supernatural. Fit them with demon heads and wild beast shapes, and let them stain their faces various colours so as to look as strange as possible. Give them flags and swords and bottle-gourds with smoke issuing from combustibles inside. Let these men hide among the hills till the convoy approaches, when they will start the smoke, rush out suddenly and drive off the 'animals. No one will dare pursue such uncanny creatures."
When he had left, Wei Yen and Chiang Wei were called.
“You will take one legion, go to the border of Peiyuan to receive the wooden transport creatures and defend them against attack.”
Then another half legion was sent to check Ssúma if he should come, while a small force was sent to bid defiance to the enemy near their camp on the south bank.
So one day when a convoy was on its way from Shênsi, the scouts in front suddenly reported some soldiers ahead who said they were escort men for the grain. The Commander Ts'ên Wei halted and sent to enquire. It appeared they were really men of Wei, however, and so he started once more.
The new comers joined up with his own men. But before they had gone much farther there was a yell, and the men of Shu began to kill, while a voice shouted “Wang P‘ing is here!" The convoy guard were taken aback. Many were killed, but the others rallied round Ts'ên Wei and made some defence. However, Wang P‘ing slew the leader, and the others ran this way and that, while the convoy was turned toward the
The fugitives ran off to Peiyuan and reported the mishap to Kuo Huai, who set out hot foot to rescue the convoy. When he appeared, Wang P‘ing gave the order to turn tongues, left the "animals” in the road and ran away. Kuo Huai made no attempt to pursue, but tried to put the "animals” in motion toward their proper destination. But could he move them?
He was greatly perplexed. Then suddenly there arose roll of drums all round, and out burst two parties of soldiers. These were Wei Yen and Chiang Wei's men, and when they appeared Wang P‘ing's men faced about and came to the attack as well. These three being too much for Kuo Huai, he retreated before them. Thereupon the tongues were turned back again and the "animals” set in motion.
Seeing this, Kuo Huai came on again. But just then he saw smoke curling up among the hills and a lot of extraordinary creatures burst out upon him. Some held swords and some flags, and all were terrible to look at. They rushed at the “animals” and urged them away.
“Truly these are supernatural helpers,” cried Kuo, quite frightened.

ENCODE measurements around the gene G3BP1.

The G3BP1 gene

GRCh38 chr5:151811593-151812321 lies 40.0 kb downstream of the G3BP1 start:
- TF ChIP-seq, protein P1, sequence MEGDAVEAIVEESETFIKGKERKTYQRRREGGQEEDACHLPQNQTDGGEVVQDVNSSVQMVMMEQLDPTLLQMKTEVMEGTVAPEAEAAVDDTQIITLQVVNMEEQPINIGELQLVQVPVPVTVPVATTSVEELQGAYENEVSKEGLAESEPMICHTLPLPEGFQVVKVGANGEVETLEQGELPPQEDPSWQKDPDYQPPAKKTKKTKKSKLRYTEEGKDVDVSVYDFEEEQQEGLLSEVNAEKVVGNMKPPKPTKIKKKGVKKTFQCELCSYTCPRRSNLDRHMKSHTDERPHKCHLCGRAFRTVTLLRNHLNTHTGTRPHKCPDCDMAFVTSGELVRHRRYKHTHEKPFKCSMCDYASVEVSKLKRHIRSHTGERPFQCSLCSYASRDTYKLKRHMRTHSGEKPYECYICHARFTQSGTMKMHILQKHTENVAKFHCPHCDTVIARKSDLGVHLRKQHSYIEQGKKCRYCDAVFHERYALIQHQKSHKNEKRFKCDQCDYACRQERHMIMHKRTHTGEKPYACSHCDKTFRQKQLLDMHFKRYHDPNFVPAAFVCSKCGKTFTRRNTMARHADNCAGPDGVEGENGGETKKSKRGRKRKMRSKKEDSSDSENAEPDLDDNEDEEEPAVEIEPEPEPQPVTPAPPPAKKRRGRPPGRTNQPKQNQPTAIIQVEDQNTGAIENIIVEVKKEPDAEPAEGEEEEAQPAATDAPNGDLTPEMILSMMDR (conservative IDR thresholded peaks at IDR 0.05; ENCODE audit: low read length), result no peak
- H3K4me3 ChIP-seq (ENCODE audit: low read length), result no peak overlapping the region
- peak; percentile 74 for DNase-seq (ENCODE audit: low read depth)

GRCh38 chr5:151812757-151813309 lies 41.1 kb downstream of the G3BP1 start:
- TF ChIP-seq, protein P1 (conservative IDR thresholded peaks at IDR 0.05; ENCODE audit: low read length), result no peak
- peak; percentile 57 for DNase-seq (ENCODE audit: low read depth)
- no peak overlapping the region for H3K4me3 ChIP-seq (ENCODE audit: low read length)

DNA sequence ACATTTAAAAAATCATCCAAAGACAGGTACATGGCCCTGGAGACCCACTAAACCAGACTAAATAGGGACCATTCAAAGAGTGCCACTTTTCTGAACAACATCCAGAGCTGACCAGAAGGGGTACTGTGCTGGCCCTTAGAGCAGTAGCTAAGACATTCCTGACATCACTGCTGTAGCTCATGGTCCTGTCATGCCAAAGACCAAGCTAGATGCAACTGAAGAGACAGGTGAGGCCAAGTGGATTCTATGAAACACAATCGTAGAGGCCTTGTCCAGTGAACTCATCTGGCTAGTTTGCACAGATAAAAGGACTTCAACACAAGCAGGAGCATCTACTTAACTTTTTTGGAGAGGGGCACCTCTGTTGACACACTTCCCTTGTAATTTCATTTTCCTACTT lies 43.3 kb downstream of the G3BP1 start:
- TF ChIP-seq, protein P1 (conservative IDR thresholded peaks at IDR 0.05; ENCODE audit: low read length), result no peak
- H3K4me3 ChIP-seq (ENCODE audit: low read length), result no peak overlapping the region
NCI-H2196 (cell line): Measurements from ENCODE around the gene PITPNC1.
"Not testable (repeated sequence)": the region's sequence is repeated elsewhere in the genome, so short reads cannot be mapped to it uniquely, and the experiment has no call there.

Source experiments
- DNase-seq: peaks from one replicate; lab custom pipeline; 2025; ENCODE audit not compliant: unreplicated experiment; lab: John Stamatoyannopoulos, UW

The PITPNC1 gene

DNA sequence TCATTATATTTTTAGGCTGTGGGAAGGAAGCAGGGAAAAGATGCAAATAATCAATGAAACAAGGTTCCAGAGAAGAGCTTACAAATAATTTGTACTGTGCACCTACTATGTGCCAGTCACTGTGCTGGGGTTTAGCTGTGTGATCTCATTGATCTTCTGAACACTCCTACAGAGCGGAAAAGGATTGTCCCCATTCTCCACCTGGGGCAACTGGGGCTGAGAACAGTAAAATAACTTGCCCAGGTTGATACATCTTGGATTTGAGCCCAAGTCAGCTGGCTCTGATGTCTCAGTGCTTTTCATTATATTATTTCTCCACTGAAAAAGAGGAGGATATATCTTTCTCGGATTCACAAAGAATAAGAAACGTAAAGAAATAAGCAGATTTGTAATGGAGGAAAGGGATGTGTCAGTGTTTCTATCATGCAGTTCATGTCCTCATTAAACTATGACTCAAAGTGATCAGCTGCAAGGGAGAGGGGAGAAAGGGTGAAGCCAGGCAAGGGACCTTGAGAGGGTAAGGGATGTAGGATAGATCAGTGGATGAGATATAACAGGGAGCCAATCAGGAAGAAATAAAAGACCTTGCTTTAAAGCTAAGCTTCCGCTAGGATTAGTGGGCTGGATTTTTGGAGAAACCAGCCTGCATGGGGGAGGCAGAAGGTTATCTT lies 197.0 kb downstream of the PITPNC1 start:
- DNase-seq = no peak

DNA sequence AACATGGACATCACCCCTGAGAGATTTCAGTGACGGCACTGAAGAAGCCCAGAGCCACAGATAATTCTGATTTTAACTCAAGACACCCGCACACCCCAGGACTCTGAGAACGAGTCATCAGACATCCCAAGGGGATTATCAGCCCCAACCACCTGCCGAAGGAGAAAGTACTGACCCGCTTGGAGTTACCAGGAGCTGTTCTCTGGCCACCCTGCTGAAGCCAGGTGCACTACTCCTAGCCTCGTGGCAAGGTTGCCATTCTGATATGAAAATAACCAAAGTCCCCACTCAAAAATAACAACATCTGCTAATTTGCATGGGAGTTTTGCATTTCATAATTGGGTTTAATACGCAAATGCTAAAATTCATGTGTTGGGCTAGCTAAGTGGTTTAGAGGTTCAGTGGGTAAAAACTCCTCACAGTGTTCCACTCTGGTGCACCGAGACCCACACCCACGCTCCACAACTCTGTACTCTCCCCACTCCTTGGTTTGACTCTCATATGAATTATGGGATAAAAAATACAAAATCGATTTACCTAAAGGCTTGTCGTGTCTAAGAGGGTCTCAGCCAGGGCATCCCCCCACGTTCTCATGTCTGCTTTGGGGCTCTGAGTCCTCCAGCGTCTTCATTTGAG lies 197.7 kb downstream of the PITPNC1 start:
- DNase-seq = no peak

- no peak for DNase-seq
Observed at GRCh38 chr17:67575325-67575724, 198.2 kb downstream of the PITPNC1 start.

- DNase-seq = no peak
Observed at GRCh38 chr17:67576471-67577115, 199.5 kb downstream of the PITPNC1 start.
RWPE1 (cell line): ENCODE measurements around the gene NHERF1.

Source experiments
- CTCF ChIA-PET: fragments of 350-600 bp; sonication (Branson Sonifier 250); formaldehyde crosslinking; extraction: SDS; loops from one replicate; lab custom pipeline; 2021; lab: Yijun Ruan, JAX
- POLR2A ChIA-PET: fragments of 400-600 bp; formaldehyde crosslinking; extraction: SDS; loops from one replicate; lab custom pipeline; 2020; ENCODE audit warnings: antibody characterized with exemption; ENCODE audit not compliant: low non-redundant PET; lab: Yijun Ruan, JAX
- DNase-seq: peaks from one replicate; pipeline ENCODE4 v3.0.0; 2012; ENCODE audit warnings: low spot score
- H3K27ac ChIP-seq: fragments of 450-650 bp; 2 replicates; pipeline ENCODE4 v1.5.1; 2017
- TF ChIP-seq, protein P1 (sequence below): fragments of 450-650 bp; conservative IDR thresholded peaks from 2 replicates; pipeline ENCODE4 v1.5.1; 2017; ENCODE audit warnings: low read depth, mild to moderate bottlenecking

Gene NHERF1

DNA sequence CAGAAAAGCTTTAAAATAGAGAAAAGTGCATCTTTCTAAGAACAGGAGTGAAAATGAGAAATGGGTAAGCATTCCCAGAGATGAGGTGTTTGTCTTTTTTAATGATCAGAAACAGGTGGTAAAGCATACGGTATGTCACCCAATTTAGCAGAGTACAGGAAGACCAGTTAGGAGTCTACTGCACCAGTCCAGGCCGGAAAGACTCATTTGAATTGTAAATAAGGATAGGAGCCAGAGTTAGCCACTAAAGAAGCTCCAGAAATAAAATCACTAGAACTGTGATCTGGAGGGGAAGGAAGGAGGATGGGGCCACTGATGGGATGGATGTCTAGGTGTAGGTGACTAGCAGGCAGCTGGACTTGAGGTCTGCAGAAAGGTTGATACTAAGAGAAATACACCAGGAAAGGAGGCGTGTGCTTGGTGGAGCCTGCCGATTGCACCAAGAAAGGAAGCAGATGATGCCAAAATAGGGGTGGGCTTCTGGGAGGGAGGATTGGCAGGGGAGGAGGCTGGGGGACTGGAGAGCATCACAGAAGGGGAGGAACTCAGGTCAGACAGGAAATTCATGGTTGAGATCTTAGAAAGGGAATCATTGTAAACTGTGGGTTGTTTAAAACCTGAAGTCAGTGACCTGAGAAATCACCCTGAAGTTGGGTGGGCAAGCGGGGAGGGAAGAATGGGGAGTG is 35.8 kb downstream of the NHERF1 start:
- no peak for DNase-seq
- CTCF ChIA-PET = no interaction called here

The soldiers also were terror-stricken and stood still.
Hearing that his Peiyuan men had been driven off, Ssúma came out to the rescue. Midway along the road, just where it was most precipitous, a cohort burst out upon him with fierce yells and bursting bombs. Upon the leading banner he read “Chang I and Liao Hua, Generals of Han." Panic seized upon his men, and they ran like rats.
In the field the craftier leader on the convoy makes a raid,
And his rival's life endangers by an ambush subtly laid. If you would know the upshot, read the next chapter.
SSUMA SURROUNDED IN SHANGFANG VALLEY; CHUKO INVOKES THE STARS IN THE WUCHANG PLAIN. Sorely smitten in the battle, Ssắma fled from the field a lonely horseman, a single spear. Seeing a thick wood in the distance he made for its shelter.
Chang I halted the rear division while Miao Hua pressed forward after the fugitive, whom he could see threading his way among the trees. And Ssúma indeed was soon in fear of his life, dodging from tree to tree as his pursuer neared. Once Miao Hua was actually close enough to slash at his enemy, but he struck a tree instead of his man, and before he could pull his sword out of the wood Ssúma had got clear away. When Miao got through into the open country he did not know which way to go. Presently he noticed a helmet lying on the ground, just lately thrown aside. He picked it up, hung it on his saddle and went away eastward.
But the crafty fugitive, having flung away his helmet thus on the east side of the wood, had gone away west, so that Miao was going away from his quarry. After some time Miao fell in with Chiang Wei, when he abandoned the pursuit and rode with him back to camp.
The "wooden oxen and running horses" having been driven into camp, their loads were put into the storehouse. The grain that fell to the victors amounted to a myriad “stone” or more.
Miao Hua presented the enemy's helmet as proof of his prowess in the field and received a reward of the first grade of merit. But Wei Yen had nothing to offer, and so was overlooked. He went away angry and discontented, muttering that the general pretended to be ignorant of his services.
Very sadly Ssúma returned to his own camp. Bad news followed, for a messenger brought letters telling of an invasion by three armies of Wu. The letters said that forces had been sent against them, and the king again enjoined upon his general a waiting and defensive policy. So Ssúma deepened his moats and raised his ramparts.
King Ts'ao Jui had sent three armies against the invaders; Liu Shao led that to save Changhsia, Tien Yu led the Hsiangyang force. The king, with Man Ch'ung, went into Hofei. This last was the main army.